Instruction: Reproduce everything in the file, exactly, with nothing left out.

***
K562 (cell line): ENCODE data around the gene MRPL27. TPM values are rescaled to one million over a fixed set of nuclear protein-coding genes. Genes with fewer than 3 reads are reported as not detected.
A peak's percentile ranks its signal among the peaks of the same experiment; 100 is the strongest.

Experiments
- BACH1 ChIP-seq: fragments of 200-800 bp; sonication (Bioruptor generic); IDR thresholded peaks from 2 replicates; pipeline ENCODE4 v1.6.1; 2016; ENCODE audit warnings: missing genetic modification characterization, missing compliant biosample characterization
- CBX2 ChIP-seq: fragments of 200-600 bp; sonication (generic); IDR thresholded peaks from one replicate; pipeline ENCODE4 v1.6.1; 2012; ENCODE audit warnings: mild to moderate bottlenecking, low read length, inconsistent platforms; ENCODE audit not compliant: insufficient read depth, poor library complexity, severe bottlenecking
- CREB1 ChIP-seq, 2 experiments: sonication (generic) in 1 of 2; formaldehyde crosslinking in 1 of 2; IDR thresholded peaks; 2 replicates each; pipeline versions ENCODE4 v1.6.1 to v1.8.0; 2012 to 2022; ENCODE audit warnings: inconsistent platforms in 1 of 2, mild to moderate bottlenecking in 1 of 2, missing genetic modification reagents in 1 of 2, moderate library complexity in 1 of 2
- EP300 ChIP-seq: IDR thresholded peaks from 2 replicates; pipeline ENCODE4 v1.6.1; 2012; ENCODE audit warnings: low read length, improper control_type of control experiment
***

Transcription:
K562 (cell line): ENCODE data around the gene MRPL27. TPM values are rescaled to one million over a fixed set of nuclear protein-coding genes. Genes with fewer than 3 reads are reported as not detected.
A peak's percentile ranks its signal among the peaks of the same experiment; 100 is the strongest.

Experiments
- BACH1 ChIP-seq: fragments of 200-800 bp; sonication (Bioruptor generic); IDR thresholded peaks from 2 replicates; pipeline ENCODE4 v1.6.1; 2016; ENCODE audit warnings: missing genetic modification characterization, missing compliant biosample characterization
- CBX2 ChIP-seq: fragments of 200-600 bp; sonication (generic); IDR thresholded peaks from one replicate; pipeline ENCODE4 v1.6.1; 2012; ENCODE audit warnings: mild to moderate bottlenecking, low read length, inconsistent platforms; ENCODE audit not compliant: insufficient read depth, poor library complexity, severe bottlenecking
- CREB1 ChIP-seq, 2 experiments: sonication (generic) in 1 of 2; formaldehyde crosslinking in 1 of 2; IDR thresholded peaks; 2 replicates each; pipeline versions ENCODE4 v1.6.1 to v1.8.0; 2012 to 2022; ENCODE audit warnings: inconsistent platforms in 1 of 2, mild to moderate bottlenecking in 1 of 2, missing genetic modification reagents in 1 of 2, moderate library complexity in 1 of 2
- EP300 ChIP-seq: IDR thresholded peaks from 2 replicates; pipeline ENCODE4 v1.6.1; 2012; ENCODE audit warnings: low read length, improper control_type of control experiment